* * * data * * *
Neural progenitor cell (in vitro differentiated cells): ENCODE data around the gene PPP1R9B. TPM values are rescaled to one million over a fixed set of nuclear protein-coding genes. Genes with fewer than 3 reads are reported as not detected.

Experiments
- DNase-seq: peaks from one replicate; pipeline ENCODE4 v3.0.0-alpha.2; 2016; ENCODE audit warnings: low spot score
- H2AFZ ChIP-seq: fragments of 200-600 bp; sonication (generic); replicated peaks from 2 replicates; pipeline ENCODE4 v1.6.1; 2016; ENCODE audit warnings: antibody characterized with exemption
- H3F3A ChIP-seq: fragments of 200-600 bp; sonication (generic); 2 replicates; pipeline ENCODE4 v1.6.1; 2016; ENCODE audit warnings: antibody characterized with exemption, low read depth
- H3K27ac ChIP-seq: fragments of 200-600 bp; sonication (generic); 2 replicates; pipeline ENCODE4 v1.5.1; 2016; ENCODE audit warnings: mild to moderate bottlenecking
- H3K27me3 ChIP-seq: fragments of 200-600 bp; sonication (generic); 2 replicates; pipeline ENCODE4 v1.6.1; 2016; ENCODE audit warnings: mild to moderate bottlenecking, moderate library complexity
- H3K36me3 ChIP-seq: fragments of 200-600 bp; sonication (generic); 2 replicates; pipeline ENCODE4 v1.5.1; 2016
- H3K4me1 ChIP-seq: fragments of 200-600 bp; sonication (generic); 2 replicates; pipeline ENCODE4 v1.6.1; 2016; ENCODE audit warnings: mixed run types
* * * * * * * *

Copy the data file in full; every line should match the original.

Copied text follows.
Neural progenitor cell (in vitro differentiated cells): ENCODE data around the gene PPP1R9B. TPM values are rescaled to one million over a fixed set of nuclear protein-coding genes. Genes with fewer than 3 reads are reported as not detected.

Experiments
- DNase-seq: peaks from one replicate; pipeline ENCODE4 v3.0.0-alpha.2; 2016; ENCODE audit warnings: low spot score
- H2AFZ ChIP-seq: fragments of 200-600 bp; sonication (generic); replicated peaks from 2 replicates; pipeline ENCODE4 v1.6.1; 2016; ENCODE audit warnings: antibody characterized with exemption
- H3F3A ChIP-seq: fragments of 200-600 bp; sonication (generic); 2 replicates; pipeline ENCODE4 v1.6.1; 2016; ENCODE audit warnings: antibody characterized with exemption, low read depth
- H3K27ac ChIP-seq: fragments of 200-600 bp; sonication (generic); 2 replicates; pipeline ENCODE4 v1.5.1; 2016; ENCODE audit warnings: mild to moderate bottlenecking
- H3K27me3 ChIP-seq: fragments of 200-600 bp; sonication (generic); 2 replicates; pipeline ENCODE4 v1.6.1; 2016; ENCODE audit warnings: mild to moderate bottlenecking, moderate library complexity
- H3K36me3 ChIP-seq: fragments of 200-600 bp; sonication (generic); 2 replicates; pipeline ENCODE4 v1.5.1; 2016
- H3K4me1 ChIP-seq: fragments of 200-600 bp; sonication (generic); 2 replicates; pipeline ENCODE4 v1.6.1; 2016; ENCODE audit warnings: mixed run types